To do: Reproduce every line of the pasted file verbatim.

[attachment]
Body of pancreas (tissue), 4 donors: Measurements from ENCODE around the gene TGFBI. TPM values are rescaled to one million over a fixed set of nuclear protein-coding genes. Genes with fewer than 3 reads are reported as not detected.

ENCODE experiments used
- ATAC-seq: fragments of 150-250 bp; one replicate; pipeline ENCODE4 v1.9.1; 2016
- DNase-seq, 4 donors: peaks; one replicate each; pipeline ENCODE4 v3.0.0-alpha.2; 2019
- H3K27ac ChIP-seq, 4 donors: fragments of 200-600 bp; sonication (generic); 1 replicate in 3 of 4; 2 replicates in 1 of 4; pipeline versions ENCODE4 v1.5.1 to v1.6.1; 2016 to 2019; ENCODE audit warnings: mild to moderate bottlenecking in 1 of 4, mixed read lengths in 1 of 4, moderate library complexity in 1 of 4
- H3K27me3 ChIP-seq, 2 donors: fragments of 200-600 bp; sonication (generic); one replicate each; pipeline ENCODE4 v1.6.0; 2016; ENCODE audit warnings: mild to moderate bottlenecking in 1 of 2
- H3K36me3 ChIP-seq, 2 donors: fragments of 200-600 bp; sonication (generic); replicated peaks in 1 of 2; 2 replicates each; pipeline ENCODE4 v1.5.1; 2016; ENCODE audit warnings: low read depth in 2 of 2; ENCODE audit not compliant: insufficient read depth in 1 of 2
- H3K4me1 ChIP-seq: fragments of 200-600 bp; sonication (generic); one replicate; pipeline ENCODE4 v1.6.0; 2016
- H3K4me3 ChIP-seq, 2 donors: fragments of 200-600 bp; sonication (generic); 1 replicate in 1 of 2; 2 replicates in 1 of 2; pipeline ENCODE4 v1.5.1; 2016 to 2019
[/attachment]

Body of pancreas (tissue), 4 donors: Measurements from ENCODE around the gene TGFBI. TPM values are rescaled to one million over a fixed set of nuclear protein-coding genes. Genes with fewer than 3 reads are reported as not detected.

ENCODE experiments used
- ATAC-seq: fragments of 150-250 bp; one replicate; pipeline ENCODE4 v1.9.1; 2016
- DNase-seq, 4 donors: peaks; one replicate each; pipeline ENCODE4 v3.0.0-alpha.2; 2019
- H3K27ac ChIP-seq, 4 donors: fragments of 200-600 bp; sonication (generic); 1 replicate in 3 of 4; 2 replicates in 1 of 4; pipeline versions ENCODE4 v1.5.1 to v1.6.1; 2016 to 2019; ENCODE audit warnings: mild to moderate bottlenecking in 1 of 4, mixed read lengths in 1 of 4, moderate library complexity in 1 of 4
- H3K27me3 ChIP-seq, 2 donors: fragments of 200-600 bp; sonication (generic); one replicate each; pipeline ENCODE4 v1.6.0; 2016; ENCODE audit warnings: mild to moderate bottlenecking in 1 of 2
- H3K36me3 ChIP-seq, 2 donors: fragments of 200-600 bp; sonication (generic); replicated peaks in 1 of 2; 2 replicates each; pipeline ENCODE4 v1.5.1; 2016; ENCODE audit warnings: low read depth in 2 of 2; ENCODE audit not compliant: insufficient read depth in 1 of 2
- H3K4me1 ChIP-seq: fragments of 200-600 bp; sonication (generic); one replicate; pipeline ENCODE4 v1.6.0; 2016
- H3K4me3 ChIP-seq, 2 donors: fragments of 200-600 bp; sonication (generic); 1 replicate in 1 of 2; 2 replicates in 1 of 2; pipeline ENCODE4 v1.5.1; 2016 to 2019